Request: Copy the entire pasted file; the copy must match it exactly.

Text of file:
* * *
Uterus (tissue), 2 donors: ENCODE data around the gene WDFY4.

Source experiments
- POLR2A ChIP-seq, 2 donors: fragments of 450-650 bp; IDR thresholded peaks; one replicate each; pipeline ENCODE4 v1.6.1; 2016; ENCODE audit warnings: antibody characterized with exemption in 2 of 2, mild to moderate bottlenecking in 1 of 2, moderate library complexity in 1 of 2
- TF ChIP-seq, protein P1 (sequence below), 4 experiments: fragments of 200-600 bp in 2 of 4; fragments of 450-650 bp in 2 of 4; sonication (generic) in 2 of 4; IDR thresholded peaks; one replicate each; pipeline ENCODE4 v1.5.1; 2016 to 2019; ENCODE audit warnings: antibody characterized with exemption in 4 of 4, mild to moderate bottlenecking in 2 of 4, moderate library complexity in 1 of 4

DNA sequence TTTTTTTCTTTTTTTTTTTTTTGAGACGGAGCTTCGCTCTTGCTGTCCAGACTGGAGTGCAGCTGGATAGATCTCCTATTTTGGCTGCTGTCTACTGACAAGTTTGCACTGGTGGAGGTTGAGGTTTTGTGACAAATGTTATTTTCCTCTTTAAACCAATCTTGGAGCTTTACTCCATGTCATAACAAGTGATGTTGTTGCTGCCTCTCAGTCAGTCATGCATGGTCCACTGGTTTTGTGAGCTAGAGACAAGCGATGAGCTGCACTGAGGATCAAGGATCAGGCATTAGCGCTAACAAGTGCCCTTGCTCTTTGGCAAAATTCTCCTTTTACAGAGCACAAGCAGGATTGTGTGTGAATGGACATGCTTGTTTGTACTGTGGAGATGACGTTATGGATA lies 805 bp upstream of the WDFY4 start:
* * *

Uterus (tissue), 2 donors: ENCODE data around the gene WDFY4.

Source experiments
- POLR2A ChIP-seq, 2 donors: fragments of 450-650 bp; IDR thresholded peaks; one replicate each; pipeline ENCODE4 v1.6.1; 2016; ENCODE audit warnings: antibody characterized with exemption in 2 of 2, mild to moderate bottlenecking in 1 of 2, moderate library complexity in 1 of 2
- TF ChIP-seq, protein P1 (sequence below), 4 experiments: fragments of 200-600 bp in 2 of 4; fragments of 450-650 bp in 2 of 4; sonication (generic) in 2 of 4; IDR thresholded peaks; one replicate each; pipeline ENCODE4 v1.5.1; 2016 to 2019; ENCODE audit warnings: antibody characterized with exemption in 4 of 4, mild to moderate bottlenecking in 2 of 4, moderate library complexity in 1 of 4

DNA sequence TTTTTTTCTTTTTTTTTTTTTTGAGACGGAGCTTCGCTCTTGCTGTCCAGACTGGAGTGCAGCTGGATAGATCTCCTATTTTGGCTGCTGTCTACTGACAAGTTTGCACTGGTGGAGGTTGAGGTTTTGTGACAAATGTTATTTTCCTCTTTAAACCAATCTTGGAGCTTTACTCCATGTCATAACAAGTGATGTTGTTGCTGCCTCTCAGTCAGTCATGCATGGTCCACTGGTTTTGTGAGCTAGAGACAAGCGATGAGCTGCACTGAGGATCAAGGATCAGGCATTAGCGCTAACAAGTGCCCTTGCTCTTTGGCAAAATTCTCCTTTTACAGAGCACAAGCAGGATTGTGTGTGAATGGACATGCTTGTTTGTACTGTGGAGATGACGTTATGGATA lies 805 bp upstream of the WDFY4 start: